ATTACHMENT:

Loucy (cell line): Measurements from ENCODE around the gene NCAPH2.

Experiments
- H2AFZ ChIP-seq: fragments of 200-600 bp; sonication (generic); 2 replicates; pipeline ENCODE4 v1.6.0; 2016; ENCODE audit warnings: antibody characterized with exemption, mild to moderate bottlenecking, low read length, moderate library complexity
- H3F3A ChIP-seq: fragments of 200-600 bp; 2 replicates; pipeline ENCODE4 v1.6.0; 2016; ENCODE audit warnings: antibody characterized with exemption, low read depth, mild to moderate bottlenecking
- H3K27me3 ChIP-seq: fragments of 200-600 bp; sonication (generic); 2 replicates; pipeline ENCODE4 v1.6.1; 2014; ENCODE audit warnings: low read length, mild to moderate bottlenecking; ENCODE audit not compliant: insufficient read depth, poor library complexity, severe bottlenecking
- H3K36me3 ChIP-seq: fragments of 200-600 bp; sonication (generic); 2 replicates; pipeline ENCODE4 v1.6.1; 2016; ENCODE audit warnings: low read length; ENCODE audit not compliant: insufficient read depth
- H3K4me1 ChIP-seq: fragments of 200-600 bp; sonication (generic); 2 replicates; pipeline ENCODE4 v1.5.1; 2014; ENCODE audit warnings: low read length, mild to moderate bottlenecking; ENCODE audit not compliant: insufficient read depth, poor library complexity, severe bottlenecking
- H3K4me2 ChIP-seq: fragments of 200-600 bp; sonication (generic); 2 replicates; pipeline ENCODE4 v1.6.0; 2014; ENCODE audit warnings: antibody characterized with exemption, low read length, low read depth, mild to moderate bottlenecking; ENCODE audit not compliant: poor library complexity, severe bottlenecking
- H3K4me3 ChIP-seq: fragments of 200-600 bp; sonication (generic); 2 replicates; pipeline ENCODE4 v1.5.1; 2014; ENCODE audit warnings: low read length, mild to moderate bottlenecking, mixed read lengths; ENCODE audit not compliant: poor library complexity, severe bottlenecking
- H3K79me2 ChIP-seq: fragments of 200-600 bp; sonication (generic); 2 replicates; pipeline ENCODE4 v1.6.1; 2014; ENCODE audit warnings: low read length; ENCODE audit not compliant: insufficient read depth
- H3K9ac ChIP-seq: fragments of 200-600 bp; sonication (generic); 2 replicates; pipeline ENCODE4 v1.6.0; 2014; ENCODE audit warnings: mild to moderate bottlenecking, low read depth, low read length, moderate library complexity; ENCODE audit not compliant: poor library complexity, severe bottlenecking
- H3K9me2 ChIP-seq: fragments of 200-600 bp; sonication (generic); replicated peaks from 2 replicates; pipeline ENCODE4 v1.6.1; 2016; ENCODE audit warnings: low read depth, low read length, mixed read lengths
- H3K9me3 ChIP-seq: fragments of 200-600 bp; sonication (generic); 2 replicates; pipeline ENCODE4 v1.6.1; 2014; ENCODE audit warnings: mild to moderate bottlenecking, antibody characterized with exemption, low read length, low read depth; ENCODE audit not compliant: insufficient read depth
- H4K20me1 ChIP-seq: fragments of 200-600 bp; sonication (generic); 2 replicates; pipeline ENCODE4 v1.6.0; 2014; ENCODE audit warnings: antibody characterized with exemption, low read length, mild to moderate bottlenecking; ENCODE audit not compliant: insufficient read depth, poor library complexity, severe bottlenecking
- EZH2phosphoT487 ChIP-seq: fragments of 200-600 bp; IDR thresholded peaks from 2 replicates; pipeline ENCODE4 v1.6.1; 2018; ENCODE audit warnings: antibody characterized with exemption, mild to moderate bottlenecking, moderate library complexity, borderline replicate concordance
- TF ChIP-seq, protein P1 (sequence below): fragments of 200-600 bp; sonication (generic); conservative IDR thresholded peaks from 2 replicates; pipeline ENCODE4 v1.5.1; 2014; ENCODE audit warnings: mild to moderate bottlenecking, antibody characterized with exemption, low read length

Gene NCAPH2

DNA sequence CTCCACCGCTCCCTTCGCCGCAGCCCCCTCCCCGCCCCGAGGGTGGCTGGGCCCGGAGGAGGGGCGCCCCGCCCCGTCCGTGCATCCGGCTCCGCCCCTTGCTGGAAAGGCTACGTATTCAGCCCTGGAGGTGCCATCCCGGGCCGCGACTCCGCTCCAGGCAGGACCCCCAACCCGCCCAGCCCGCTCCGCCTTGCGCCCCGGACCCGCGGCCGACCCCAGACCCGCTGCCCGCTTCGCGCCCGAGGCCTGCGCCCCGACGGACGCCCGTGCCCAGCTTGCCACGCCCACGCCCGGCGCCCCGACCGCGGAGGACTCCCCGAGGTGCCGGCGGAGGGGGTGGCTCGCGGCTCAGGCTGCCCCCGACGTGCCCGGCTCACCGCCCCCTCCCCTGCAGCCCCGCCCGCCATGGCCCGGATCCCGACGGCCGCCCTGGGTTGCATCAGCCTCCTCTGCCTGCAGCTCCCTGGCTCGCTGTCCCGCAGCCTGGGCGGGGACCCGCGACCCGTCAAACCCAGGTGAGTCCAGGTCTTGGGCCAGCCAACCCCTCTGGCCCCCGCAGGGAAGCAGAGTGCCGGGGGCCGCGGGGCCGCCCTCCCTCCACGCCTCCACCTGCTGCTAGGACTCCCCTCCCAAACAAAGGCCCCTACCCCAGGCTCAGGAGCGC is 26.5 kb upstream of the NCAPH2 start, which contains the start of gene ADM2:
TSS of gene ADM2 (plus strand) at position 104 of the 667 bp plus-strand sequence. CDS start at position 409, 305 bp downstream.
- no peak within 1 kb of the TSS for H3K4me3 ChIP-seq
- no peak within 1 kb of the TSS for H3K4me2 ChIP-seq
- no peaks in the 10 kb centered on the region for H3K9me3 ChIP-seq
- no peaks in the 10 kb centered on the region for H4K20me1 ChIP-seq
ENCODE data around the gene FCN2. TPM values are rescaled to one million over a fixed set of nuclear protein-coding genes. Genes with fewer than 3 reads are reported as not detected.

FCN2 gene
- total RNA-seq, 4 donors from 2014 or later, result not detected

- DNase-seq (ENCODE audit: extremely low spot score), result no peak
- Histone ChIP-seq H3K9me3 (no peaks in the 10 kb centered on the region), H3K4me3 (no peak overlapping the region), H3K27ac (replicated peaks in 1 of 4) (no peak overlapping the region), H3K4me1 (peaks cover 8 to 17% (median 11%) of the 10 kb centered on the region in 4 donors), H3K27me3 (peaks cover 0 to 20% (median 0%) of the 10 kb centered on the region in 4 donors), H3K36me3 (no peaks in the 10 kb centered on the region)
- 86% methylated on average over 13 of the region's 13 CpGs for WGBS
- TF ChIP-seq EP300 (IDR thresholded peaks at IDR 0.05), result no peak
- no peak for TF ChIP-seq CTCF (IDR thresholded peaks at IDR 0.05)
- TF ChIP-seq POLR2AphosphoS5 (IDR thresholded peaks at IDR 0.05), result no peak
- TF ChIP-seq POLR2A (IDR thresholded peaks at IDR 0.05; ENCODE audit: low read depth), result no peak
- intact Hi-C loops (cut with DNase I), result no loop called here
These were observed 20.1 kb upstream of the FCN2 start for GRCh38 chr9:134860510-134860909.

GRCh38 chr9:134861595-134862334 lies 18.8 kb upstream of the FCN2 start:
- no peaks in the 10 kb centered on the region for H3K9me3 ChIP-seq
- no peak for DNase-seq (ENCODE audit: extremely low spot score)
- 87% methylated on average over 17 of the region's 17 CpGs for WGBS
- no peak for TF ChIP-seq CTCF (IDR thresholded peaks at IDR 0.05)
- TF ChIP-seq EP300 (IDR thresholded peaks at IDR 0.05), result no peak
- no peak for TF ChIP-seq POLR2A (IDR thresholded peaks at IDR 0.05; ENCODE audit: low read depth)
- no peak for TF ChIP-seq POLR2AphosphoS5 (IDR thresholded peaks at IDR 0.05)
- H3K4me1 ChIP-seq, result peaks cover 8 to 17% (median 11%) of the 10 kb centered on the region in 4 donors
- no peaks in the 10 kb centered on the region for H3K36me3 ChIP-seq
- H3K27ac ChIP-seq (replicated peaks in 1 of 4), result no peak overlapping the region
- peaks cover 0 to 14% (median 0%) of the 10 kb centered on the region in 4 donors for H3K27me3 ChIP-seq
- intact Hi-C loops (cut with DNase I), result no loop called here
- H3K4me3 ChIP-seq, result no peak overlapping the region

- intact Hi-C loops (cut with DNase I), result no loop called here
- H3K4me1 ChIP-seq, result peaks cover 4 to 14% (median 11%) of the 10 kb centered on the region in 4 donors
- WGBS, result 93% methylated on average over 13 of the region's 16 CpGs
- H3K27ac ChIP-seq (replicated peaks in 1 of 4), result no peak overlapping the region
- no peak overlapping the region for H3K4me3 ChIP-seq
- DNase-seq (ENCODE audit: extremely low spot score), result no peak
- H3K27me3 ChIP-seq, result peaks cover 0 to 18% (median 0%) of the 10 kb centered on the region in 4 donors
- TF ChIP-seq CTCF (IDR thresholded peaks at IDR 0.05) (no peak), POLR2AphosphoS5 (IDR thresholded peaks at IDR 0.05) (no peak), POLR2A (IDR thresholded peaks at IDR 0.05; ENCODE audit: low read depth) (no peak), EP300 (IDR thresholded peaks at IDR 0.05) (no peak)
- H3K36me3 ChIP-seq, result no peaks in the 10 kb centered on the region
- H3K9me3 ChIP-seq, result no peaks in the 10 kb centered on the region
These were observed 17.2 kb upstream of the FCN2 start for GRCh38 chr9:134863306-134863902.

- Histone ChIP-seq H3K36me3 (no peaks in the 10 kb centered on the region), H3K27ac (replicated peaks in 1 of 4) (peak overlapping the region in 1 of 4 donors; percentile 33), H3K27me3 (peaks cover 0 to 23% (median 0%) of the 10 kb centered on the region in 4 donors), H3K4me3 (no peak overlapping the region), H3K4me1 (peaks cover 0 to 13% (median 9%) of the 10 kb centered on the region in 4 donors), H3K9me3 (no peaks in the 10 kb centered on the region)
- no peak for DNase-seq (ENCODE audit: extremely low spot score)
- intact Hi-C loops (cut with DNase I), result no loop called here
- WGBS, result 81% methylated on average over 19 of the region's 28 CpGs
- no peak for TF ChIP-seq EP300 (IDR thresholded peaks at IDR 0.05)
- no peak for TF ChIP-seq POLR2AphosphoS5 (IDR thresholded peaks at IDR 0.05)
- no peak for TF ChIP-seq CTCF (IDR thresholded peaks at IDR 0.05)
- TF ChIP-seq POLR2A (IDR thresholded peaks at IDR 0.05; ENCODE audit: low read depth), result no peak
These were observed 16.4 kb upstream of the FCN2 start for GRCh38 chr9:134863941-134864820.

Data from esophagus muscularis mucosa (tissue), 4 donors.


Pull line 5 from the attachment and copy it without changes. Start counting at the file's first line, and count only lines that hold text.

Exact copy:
- H3K27me3 ChIP-seq: fragments of 200-600 bp; sonication (generic); 2 replicates; pipeline ENCODE4 v1.6.1; 2014; ENCODE audit warnings: low read length, mild to moderate bottlenecking; ENCODE audit not compliant: insufficient read depth, poor library complexity, severe bottlenecking